At Roc-A-Fellas Pizza, chefs make the day's batch of dough from scratch and blend crushed tomatoes, garlic, sour cream, and Romano cheese into a tangy sauce. They take the traditional New York approach to pizza, hand-tossing the dough, dressing the crust with sauce and toppings, baking it in a stone oven, and branding the final product with a map of the subway system. They also whip up Philly cheesesteak sandwiches and homemade cookies. All proceeds go to Self-Sustaining Enterprises, an organization that fights domestic and international poverty.
Blackberry tart. Banana-nut bread. Cinnamon-twist danish. They?re not decadent treats in a glass display case at the local bakery, but intoxicating aromas and robust flavors found at La Crema Coffee Company. Owned by Melissa and Dan Flohn, La Crema takes 100% Colombian coffee beans and transforms them into three dozen unique breakfast, afternoon, and dessert flavors such as chocolate raspberry, amaretto truffle, and bananas foster. For purists, the company imports unflavored blends from Central and South America, Indonesia, and Africa. It even vends a selection of non-coffee beverages, as well as hand-beaded coffee scoops and accessories for measuring coffee grounds or spooning them over breakfast cereal.
Inside Daddy's Steak & Chicken, chefs keep the grill and fryer hot to make an array of American favorites. They sizzle up fried chicken, grill up cheesesteaks, and put together a cross-section of their fried marine life in their seafood box. Alongside these American favorites, they also batter and fry chicken, shrimp, and bananas in tempura to create crispy, Asian-inspired treats.
Cornerstone's hefty menu of soups, salads, sandwiches, and pizza is generously peppered with creative takes on café classics and daily specials that will keep your tongue on the edge of its eat. The sandwich lover singing lonely laments from the dark corner of your stomach-tavern will settle down when it meets the Cornerstone Hero Sandwich (ham, salami, pepperoni, provolone, lettuce, tomato, red onion, black olives, horseradish and balsamic vinaigrette, $6.49), a Cajun roast-beef sandwich (lean Cajun roast beef, lettuce, tomato, red onions, jack and pepper-jack cheese, and a Texas petal sauce, $6.59), or a handsome, vacation-tanned Caribbean chicken sandwich (marinated chicken breast, red onion, lettuce, tomato, pepper-jack cheese, and homemade sauce, $6.59).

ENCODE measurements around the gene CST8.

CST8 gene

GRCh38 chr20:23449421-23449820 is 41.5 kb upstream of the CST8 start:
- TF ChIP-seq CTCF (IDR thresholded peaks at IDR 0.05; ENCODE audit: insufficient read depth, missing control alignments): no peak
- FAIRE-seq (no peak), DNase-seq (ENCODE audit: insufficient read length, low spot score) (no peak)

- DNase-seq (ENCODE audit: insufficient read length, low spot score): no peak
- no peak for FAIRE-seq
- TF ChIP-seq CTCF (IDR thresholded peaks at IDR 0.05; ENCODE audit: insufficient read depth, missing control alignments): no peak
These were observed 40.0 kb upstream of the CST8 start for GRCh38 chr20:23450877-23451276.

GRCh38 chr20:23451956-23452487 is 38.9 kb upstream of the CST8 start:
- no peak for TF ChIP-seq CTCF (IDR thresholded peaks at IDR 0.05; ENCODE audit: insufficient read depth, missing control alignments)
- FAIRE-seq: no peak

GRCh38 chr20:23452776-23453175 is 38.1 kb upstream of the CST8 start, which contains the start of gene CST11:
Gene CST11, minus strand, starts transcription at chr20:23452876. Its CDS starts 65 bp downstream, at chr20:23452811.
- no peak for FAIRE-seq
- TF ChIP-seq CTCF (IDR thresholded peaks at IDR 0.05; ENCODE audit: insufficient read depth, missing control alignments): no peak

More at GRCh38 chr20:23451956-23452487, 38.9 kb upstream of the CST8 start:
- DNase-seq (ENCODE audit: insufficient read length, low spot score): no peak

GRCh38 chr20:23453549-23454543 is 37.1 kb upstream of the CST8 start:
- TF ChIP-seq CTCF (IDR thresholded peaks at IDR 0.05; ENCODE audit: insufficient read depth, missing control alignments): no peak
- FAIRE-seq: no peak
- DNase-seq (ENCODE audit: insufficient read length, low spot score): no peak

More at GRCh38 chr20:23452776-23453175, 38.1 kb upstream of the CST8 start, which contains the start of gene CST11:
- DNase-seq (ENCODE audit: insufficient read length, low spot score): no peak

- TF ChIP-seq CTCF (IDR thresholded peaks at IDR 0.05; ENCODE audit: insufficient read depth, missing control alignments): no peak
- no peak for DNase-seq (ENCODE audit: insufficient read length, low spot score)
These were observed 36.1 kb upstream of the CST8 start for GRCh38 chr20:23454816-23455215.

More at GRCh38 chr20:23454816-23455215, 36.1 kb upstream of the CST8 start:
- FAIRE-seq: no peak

Founded in Portland, Oregon, in 1953, The Original Pancake House ran the original pancake house, The Extremely Local House of Pancakes, out of business by using only the highest-quality ingredients such as 93 score butter, pure 36% whipping cream, and a secret spy-guarded sourdough starter recipe to craft each delectable breakfast dish. Menu items vary by location, but the Cincinnati-area Original Pancake House's egg-juggling cooks whip up freshly made sauces and batters into tasty specialties such as the signature golden brown Dutch baby ($7.99)—an air-filled delight dusted with lemon, whipped butter, and powdered sugar—and the apple pancake ($8.19), a single pancake oven baked with Granny Smith apples and glazed with pure Sinkiang cinnamon. The evocatively named Tahitian Maiden's Dream ($7.39) slices golden ripe bananas in sour cream, drizzles it in Triple Sec, sherry, and brandy, then bakes it in a tender crepe before topping it with more nanners and an apricot sauce, while the Danish kijafa cherry crepes ($7.39) do something similar with Montmorency cherries and homemade kijafa sauce.